8 Ways to Improve Your Child's Reading Posture
Whether your child is sitting down with a book or mobile device, it's important for them to learn and maintain good posture while reading.
Good reading posture means being aware of holding yourself in a way that puts the least strain on your back and neck while sitting for long periods of time. And while many of us enjoy curling up on the couch with a good book for hours, it's helpful to encourage children to be aware of good reading posture, especially over long periods of time.
So, what can you do to improve your child's reading posture? Consider these helpful tips below.
1. Be aware of what good reading posture looks like
The back should be resting against the backrest of the chair, knees making a right angle, feet flat on the floor and legs uncrossed. Books should be placed or held at eye level to avoid neck strain.
2. Be aware of your own reading posture
Children learn by example, so make sure you exhibit good reading posture yourself. If you have a desk job, be especially conscious of how you sit over long periods of time.
3. Use positive reinforcement
Praise your child when you see them sitting up straight to help them stay motivated and aware of their posture. If you see your child slouching to read or curling up on the couch for long periods of time, gently remind them to readjust their reading position.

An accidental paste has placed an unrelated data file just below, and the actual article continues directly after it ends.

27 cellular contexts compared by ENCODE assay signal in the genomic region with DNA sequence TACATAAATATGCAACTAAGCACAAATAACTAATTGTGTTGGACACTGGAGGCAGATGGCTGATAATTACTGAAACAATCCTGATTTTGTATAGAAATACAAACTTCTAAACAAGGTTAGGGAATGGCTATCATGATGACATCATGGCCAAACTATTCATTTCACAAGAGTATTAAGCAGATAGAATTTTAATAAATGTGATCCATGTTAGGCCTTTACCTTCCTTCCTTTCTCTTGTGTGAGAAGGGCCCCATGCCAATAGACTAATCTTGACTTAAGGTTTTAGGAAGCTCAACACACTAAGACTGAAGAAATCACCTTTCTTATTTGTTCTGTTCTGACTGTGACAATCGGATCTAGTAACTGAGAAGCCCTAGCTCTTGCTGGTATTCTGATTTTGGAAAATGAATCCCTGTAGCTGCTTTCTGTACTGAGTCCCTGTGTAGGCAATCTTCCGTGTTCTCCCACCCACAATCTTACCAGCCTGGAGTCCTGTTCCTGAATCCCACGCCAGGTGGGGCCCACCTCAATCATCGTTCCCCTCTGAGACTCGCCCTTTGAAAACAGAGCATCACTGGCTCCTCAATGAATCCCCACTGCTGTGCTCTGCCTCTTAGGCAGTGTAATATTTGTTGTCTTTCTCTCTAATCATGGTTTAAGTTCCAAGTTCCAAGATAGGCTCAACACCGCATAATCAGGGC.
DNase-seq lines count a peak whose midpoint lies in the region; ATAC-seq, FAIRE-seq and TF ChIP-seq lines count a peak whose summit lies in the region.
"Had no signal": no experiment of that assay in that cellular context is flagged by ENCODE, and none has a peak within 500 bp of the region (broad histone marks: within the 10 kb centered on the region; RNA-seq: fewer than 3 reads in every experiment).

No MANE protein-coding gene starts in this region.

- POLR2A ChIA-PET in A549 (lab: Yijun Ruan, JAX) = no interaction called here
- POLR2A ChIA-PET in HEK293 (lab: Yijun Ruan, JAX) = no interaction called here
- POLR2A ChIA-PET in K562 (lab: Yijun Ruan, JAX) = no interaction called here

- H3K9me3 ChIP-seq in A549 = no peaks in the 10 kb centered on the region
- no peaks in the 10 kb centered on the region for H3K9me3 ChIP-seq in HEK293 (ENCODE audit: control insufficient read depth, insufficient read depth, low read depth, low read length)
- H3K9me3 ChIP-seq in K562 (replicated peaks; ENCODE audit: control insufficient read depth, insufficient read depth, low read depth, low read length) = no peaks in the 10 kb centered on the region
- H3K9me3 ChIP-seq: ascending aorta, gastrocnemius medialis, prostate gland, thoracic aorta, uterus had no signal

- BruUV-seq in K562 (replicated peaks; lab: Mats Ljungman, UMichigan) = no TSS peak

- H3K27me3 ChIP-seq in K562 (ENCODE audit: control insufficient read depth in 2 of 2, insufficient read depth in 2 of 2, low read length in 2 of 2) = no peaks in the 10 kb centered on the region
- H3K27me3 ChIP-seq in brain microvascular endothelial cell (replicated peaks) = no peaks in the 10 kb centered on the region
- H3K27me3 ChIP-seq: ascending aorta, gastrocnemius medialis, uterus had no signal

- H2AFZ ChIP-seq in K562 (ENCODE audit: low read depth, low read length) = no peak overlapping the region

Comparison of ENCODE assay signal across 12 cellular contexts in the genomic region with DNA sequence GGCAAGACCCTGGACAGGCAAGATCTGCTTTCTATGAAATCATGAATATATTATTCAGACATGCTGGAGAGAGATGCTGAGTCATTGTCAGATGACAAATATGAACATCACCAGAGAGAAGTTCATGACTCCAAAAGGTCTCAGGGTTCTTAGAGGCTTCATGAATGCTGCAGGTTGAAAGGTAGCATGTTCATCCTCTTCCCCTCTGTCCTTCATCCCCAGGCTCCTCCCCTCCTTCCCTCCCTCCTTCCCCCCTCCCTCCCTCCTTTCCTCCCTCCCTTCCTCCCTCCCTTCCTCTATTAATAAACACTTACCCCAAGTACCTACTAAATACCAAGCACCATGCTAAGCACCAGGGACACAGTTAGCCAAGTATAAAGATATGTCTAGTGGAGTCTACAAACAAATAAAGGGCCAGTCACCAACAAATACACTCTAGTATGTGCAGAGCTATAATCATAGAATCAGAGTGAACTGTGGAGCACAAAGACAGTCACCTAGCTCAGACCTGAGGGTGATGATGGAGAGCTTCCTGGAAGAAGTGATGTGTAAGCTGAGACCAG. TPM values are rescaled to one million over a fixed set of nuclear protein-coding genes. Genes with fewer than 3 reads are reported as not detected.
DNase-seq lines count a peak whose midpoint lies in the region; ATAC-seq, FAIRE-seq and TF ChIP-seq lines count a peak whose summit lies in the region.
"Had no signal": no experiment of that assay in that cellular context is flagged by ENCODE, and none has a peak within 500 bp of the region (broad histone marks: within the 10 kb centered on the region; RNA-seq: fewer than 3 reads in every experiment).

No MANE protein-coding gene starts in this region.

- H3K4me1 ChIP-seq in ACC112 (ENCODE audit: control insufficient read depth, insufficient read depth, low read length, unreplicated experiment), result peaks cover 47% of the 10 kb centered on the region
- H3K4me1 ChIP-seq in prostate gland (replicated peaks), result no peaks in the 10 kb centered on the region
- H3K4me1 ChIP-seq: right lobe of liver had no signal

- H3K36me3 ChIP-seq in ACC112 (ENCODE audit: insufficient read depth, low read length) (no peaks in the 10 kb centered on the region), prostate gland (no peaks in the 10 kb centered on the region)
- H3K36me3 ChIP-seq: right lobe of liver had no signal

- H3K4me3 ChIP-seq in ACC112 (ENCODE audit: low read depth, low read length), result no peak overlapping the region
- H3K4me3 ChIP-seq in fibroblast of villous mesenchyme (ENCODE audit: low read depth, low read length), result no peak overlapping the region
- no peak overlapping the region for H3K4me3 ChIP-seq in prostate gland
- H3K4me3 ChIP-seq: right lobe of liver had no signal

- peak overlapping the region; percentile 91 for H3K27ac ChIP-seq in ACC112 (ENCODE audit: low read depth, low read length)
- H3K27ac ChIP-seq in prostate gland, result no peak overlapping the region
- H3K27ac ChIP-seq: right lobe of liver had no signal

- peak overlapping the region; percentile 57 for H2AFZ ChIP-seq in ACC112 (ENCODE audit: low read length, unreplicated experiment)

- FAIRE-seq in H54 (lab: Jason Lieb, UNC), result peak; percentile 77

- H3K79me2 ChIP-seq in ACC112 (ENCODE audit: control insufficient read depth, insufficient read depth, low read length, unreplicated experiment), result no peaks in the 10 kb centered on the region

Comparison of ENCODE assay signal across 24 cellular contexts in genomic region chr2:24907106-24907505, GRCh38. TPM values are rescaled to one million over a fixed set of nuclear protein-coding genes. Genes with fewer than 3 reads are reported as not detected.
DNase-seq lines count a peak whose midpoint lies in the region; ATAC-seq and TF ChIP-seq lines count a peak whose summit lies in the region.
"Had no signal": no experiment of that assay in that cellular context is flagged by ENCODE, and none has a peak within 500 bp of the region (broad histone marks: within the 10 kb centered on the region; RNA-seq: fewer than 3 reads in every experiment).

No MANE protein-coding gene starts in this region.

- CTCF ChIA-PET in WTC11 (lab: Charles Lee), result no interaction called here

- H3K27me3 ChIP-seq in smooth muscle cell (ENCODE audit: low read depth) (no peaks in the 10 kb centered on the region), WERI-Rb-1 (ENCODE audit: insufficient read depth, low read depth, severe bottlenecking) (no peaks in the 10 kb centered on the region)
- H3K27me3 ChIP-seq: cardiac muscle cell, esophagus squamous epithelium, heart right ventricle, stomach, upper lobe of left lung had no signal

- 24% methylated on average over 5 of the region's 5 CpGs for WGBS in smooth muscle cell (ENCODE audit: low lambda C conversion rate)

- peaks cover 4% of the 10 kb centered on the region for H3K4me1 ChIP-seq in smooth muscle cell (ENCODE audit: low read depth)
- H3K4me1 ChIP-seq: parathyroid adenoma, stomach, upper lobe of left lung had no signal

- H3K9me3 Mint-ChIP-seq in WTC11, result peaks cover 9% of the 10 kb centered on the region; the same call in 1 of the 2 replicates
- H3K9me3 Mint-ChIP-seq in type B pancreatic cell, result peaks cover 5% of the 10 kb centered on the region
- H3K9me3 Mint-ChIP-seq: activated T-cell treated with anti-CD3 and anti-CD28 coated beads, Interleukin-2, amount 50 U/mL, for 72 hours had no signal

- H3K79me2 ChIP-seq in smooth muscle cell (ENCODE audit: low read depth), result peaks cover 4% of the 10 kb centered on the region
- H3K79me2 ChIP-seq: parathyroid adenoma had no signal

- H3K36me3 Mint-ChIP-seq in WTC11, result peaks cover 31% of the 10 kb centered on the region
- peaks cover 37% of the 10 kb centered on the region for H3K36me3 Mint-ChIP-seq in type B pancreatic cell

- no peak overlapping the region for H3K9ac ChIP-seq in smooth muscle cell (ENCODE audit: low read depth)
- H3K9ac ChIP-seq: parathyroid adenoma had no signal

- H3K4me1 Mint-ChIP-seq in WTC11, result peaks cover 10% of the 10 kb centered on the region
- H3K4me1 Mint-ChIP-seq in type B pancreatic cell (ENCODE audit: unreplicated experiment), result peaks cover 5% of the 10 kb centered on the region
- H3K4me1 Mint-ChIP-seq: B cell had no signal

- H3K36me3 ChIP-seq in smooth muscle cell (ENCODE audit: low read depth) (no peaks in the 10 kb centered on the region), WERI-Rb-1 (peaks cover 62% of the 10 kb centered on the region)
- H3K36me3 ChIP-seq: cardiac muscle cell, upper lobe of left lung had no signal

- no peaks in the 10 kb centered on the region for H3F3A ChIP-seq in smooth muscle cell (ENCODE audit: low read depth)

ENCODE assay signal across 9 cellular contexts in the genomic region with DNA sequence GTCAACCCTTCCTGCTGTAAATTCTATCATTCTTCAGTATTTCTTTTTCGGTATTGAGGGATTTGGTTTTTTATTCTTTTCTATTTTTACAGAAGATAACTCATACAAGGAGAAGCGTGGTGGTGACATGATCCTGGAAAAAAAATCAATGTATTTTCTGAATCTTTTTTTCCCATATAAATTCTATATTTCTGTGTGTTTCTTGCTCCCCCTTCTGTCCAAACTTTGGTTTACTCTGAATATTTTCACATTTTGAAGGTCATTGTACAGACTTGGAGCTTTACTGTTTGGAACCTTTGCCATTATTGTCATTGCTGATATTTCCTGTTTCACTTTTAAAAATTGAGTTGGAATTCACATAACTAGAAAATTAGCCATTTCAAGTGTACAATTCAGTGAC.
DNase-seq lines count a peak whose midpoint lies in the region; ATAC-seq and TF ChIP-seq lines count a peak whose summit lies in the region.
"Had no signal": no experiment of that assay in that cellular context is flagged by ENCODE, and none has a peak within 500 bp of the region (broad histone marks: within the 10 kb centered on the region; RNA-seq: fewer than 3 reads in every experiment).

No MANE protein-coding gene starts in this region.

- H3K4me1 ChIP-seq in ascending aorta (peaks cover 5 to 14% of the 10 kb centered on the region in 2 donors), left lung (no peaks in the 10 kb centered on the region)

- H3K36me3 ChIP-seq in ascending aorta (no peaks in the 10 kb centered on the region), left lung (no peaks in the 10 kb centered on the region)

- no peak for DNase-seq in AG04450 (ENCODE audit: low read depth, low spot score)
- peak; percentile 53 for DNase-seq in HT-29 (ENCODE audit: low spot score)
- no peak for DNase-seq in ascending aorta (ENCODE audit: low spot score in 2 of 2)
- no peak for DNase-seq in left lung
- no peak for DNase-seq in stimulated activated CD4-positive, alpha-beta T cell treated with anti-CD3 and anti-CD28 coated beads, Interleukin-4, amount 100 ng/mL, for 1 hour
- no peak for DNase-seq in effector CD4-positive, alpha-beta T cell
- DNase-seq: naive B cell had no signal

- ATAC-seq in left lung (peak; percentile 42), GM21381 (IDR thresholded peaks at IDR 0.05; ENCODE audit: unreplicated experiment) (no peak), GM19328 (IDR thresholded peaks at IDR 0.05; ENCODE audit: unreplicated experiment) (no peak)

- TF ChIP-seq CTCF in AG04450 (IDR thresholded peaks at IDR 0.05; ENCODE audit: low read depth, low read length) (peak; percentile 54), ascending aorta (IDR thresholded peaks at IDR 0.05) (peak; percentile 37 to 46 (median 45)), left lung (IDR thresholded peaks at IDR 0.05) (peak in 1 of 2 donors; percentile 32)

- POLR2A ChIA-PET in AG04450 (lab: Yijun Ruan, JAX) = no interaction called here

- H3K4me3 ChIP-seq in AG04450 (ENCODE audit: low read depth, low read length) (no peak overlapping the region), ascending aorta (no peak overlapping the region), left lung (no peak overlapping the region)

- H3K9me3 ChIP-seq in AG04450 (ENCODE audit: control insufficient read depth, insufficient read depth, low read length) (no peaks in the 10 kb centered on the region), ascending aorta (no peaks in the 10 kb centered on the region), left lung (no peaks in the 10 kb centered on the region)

4. Make sure you have the right furniture
Your child's furniture could be affecting their posture. Make sure their desk is at elbow height where they can sit upright with relaxed hands. If they are reading on a computer, teach them how to adjust the monitor to be at eye level.
5. Use a therapy ball
If you have a therapy ball that your child can sit on with their feet on the ground, this can help strengthen their core and encourage them to sit up straight. Make sure they have an appropriately heighted surface to read on, and remember to supervise younger children to ensure they are using the ball safely.
6. Shoulder blade squeeze
Before sitting down to read, ask your child to stand with their arms straight out from their shoulders. Then have them bend their elbows so their hands are at shoulder height, palms down. Have them squeeze their shoulder blades together and hold for five seconds. Relax and repeat five times.
7. Encourage regular stretches
Remind your child to take regular 30‑minute breaks to get up and stretch while reading, especially over long periods of time.
8. Don't forget the eyes
Teach your child to hold their book close enough so that they don't have to strain their vision, and always remember to provide good lighting. If you suspect your child may have poor vision, speak to a professional about arranging an eye test.